According to Gartner, supply chain managers are under constant pressure to contribute positively to cash flow through inventory reduction. Key steps to take to increase cash flow while maintaining high levels of service, profitability and growth include better management of reorder points based on lead times, demand patterns and target service levels established based on safety buffer analysis [Gartner’s Top Actions for Supply Chain Inventory Reduction, 2018].

For this reason, among the main S&OP processes for which sedApta has trained ML algorithms, underlying the operation of the virtual assistant, are Demand Planning and Inventory Management processes.

Today, sedApta provides its customers with functionality that enables them to more accurately forecast demand and generate a more robust inventory replenishment plan. This makes it possible to optimize inventories and increase the ability to react to unforeseen events brought about by the dynamism of the market and the state of the logistics infrastructure as a whole.

Demand Planning

  • Use of exogenous variables to increase the accuracy of demand forecasting. Variables used may include macroeconomic variables (e.g., GDP), energy price trends, sector-specific variables, and variables related to particular situations (e.g., movement flows during pandemic to cleanse time series of the ‘covid effect’). Depending on the type of exogenous variable, each appropriately weighted, one can forecast demand in the medium to long term (e.g., GDP exogenous variable) or refine it in the short to very short term (e.g., weather forecast exogenous variable).
  • Demand forecasting optimization. Traditional algorithms, selected through best-fit logics, are applied alongside multivariate ML algorithms. The latter, by leveraging the endogenous variables in the time series and any available exogenous variables, make it possible to identify conditions that are inherently complex to predict in which, in the past, traditional algorithms and/or user-made corrections within a collaborative environment have proven inaccurate. ML algorithms signal the likelihood that such conditions will reoccur and propose a corrective factor for the prediction to the user.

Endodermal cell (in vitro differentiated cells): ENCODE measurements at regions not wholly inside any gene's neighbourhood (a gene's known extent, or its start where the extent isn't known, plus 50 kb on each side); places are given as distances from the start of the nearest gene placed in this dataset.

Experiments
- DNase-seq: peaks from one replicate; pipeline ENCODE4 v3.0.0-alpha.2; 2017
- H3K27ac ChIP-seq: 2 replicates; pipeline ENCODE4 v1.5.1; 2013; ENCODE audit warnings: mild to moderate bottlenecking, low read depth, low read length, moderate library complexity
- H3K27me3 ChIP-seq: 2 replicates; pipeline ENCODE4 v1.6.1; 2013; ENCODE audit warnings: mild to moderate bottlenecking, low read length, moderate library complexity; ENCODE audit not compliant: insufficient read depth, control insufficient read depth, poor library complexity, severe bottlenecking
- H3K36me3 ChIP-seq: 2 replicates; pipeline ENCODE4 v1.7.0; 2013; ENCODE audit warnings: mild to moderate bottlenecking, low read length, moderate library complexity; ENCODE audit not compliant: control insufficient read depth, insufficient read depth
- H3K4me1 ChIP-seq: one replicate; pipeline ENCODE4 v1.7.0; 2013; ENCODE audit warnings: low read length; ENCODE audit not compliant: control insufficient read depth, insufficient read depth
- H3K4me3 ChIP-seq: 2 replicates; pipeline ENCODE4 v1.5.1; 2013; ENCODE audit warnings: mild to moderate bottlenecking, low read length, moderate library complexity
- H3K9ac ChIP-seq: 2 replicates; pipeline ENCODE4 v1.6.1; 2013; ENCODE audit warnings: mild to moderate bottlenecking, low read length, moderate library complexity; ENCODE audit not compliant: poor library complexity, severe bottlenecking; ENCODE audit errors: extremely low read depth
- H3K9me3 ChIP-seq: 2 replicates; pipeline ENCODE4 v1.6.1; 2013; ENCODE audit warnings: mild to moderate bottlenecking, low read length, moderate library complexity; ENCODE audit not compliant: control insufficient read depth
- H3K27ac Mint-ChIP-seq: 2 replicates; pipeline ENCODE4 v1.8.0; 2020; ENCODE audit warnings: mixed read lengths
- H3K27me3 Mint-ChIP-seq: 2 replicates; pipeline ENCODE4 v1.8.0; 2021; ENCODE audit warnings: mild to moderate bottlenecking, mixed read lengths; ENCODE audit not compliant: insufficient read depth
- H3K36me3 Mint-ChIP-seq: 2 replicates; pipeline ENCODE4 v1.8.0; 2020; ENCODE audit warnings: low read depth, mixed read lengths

• New product rollout. One of the most critical aspects of forecasting demand is the calculation of the forecast for new products, for which there is no historical basis available to use. This problem tends to be overcome through manual selection by the user of an existing product that he or she believes is similar to the new product. In this area, sedApta has trained supervised and unsupervised algorithms to produce a quantitative ranking of the products most similar to the new product. This ranking is consulted by the user to analytically validate the choice they would have made without the support of the virtual assistant and/or identify similar products they had not thought of.

Inventory Management

  • Supplier Ranking. Supplier performance (e.g., punctuality, quality, sustainability, etc.), typically calculated in ERP systems, is contextualized with respect to the specific conditions under which they were processed in order to provide an even more timely ranking. Given a specific situation, the ML algorithms implemented by sedApta, make it possible to estimate which supplier is most likely to deliver the required performance in line with the objectives of one or more analysis dimensions (e.g., punctuality-quality, quality-sustainability, etc.).